As diabetic retinopathy can have no symptoms initially, it is important to have your eyes checked annually if you are diabetic. Good vision can be maintained if retinopathy is detected and treated early before permanent damage has occurred.
The retina is the layer that lines the inside of the back of the eye. The function of the retina is very much like the film in a camera. It contains millions of light-sensing cells that detect the images we see.
Diabetes can cause damage to the retina, causing loss of vision due to swelling of the retina, insufficient blood supply to the retina cells, bleeding inside the eye or scarring and detachment of the retina.
80% of people with longstanding
diabetes will develop
diabetic retinopathy. If you
have diabetes, have your eyes
*Based on a 2001 study by Singapore Eye
Diabetes damages the small blood vessels in the retina over time. The small blood vessels can leak, causing swelling of the retina.
They can also become blocked, causing the retina to react by trying to grow new blood vessels. These abnormal and fragile new vessels bleed into the cavity of the eye. Scars can form from these new vessels which then pull on the retina and cause it to detach. All these can lead to severe and permanent vision loss.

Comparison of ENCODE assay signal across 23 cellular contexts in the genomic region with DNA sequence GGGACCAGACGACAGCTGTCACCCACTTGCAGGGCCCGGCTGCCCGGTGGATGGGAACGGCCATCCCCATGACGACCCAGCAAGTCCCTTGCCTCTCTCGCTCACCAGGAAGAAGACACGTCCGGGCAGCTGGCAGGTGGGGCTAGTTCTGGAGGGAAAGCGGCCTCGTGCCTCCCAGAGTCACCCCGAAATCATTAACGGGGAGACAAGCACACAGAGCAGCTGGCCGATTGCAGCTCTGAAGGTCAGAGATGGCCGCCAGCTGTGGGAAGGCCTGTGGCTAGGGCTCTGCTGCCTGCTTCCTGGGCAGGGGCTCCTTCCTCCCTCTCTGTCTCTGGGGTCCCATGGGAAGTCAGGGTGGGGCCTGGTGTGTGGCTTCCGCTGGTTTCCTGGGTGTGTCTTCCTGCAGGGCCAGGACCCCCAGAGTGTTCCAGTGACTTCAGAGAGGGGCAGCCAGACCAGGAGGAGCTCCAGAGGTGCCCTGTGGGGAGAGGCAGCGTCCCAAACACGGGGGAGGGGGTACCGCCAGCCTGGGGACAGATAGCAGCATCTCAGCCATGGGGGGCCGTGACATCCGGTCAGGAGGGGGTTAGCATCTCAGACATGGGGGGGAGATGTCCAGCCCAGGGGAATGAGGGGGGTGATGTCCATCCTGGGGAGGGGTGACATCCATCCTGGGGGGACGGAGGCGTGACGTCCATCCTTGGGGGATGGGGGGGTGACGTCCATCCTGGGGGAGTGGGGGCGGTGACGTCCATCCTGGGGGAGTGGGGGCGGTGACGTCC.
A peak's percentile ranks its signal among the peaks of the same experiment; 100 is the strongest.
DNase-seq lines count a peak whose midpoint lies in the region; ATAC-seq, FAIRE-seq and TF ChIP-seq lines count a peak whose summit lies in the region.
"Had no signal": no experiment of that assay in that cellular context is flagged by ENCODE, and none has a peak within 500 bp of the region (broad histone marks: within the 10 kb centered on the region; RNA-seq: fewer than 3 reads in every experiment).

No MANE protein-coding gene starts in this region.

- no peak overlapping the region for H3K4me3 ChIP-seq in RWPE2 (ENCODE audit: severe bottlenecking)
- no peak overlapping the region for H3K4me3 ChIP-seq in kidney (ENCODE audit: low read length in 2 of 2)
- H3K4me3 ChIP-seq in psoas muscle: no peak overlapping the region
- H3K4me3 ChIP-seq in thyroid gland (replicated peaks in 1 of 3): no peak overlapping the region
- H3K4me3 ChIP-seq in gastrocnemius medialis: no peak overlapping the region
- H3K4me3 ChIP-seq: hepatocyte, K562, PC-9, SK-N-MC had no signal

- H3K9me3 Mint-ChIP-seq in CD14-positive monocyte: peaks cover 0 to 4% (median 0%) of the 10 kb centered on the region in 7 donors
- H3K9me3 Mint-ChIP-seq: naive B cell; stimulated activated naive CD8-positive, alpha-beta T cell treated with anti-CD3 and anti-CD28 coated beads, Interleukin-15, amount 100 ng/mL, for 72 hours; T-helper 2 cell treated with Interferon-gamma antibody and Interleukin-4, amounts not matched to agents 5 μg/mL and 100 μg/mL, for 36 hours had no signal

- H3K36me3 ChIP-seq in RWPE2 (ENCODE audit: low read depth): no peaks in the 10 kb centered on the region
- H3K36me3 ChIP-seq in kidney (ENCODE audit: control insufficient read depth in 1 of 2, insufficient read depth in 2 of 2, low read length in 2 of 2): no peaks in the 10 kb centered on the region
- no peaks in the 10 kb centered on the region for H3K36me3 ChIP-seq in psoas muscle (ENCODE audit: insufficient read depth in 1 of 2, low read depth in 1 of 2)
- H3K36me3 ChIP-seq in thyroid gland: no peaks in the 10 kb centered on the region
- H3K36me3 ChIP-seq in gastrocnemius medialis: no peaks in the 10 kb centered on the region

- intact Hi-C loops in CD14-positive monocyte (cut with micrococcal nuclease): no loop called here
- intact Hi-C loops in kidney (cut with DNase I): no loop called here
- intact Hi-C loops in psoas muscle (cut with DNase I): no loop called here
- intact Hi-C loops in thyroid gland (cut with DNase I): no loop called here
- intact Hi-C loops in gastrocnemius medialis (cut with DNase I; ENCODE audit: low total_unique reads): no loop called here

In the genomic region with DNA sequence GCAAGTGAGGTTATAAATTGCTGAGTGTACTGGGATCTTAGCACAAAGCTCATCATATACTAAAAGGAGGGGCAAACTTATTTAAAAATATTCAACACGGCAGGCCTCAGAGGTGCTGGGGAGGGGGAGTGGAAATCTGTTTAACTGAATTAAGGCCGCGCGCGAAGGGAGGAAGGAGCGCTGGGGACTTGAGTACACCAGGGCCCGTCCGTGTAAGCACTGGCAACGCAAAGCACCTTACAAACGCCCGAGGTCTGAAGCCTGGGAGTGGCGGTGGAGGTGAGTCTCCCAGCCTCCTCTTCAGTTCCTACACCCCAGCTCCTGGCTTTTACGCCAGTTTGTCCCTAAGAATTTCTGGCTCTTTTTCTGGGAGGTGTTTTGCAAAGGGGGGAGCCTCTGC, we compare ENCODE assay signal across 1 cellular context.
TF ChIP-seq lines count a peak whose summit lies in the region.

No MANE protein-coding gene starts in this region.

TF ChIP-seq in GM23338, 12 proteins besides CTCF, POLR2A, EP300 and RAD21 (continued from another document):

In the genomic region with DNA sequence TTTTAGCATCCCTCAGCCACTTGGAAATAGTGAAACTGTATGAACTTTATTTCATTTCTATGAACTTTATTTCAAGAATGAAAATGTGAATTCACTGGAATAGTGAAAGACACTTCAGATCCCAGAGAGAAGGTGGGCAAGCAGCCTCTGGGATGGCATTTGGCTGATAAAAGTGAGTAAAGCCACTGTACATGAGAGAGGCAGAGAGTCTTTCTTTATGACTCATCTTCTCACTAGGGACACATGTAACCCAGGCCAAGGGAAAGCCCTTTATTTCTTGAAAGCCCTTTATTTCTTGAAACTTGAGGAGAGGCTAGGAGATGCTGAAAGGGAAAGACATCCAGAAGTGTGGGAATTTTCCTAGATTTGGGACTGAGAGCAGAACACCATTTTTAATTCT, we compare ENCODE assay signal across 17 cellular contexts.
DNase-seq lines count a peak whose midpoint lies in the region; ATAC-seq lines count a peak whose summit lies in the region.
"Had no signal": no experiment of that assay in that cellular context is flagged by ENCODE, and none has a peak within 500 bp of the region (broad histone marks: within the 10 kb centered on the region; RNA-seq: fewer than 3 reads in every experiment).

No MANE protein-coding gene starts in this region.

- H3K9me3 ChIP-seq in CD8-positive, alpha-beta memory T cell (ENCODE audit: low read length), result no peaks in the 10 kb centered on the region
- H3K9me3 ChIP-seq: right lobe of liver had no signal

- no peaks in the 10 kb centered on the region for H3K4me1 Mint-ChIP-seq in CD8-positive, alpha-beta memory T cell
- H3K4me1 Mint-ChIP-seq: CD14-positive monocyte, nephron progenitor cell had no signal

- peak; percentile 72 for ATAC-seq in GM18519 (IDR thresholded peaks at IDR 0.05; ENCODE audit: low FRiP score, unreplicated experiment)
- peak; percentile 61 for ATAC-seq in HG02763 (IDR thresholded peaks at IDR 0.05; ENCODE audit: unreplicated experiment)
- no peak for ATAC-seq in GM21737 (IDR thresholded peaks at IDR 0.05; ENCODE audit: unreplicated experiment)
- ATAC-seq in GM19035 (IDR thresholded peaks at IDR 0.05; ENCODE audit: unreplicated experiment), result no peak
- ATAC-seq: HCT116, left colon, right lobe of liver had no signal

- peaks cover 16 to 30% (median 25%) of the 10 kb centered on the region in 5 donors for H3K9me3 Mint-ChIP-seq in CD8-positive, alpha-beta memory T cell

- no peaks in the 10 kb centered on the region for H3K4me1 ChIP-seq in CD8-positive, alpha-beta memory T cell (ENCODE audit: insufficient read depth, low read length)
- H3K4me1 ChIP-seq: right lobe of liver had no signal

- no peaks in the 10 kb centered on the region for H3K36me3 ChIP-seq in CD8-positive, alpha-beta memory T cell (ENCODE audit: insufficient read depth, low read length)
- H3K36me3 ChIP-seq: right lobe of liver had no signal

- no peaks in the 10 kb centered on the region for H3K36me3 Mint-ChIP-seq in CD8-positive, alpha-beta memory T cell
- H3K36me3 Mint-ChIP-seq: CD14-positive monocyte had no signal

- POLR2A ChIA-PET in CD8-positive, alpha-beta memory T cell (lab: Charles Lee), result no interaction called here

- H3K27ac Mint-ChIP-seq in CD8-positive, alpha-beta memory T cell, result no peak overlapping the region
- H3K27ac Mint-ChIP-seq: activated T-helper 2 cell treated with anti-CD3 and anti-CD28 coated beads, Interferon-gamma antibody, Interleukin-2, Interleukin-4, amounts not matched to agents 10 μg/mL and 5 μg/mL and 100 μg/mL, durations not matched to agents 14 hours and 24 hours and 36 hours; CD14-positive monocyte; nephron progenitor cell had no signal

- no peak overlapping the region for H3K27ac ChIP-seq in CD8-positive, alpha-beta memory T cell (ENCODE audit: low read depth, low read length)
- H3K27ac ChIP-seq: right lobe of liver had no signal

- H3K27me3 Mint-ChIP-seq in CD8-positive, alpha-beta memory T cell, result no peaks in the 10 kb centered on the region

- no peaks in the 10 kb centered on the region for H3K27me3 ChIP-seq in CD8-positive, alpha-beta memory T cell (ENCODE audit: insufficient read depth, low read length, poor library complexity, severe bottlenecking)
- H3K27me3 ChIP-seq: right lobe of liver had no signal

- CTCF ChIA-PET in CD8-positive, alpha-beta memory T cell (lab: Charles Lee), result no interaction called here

Patients usually have no symptoms, i.e. vision is perfectly normal, in the early stages of diabetic retinopathy. Once vision is affected, the diabetic retinopathy is usually severe.
Symptoms of diabetic retinopathy include:
The risk of diabetic retinopathy increases with the duration of diabetes. Important risk factors that worsen diabetic retinopathy include :
If you have diabetes you should control your blood sugar level, blood pressure and cholesterol to reduce the risk of diabetic retinopathy.
Unfortunately, good glucose control does not wholly eliminate the risk of diabetic retinopathy. Coupled with the fact that diabetic retinopathy has no symptoms in the beginning,
it is very important for all diabetics to have their eyes checked every year. This can be done by your doctor or by having a photograph of the retina taken.
The doctor can make the diagnosis of diabetic retinopathy by examining the eyes with special instruments and lenses. Taking photographs of the
retina is a helpful way of detecting
and assessing diabetic retinopathy.
Laser treatment is required if the
retinopathy becomes severe. Laser
burns are used to treat swollen
areas of the retina. They are also
applied to areas of the retina
damaged by poor blood supply to
stop abnormal new blood vessels
from growing. Laser treatments are
usually carried out in an outpatient
setting. Multiple sessions of
treatment are usually necessary.
Other surgical procedures such
as vitrectomy may be required
in advanced cases where there is
bleeding into the eye, scar tissue
formation and retinal detachment.
Surgery is the last resort to save the
eye. Injections of medication into
the eye to control swelling or new
vessel growth are given in selected
Regular eye exams are required
after treatment as retinopathy
is a long-term condition. The
aim of treatment is to stabilise
the retinopathy and prevent the
worsening of vision over a period
of time. Unfortunately, the damage
that has already occurred can be
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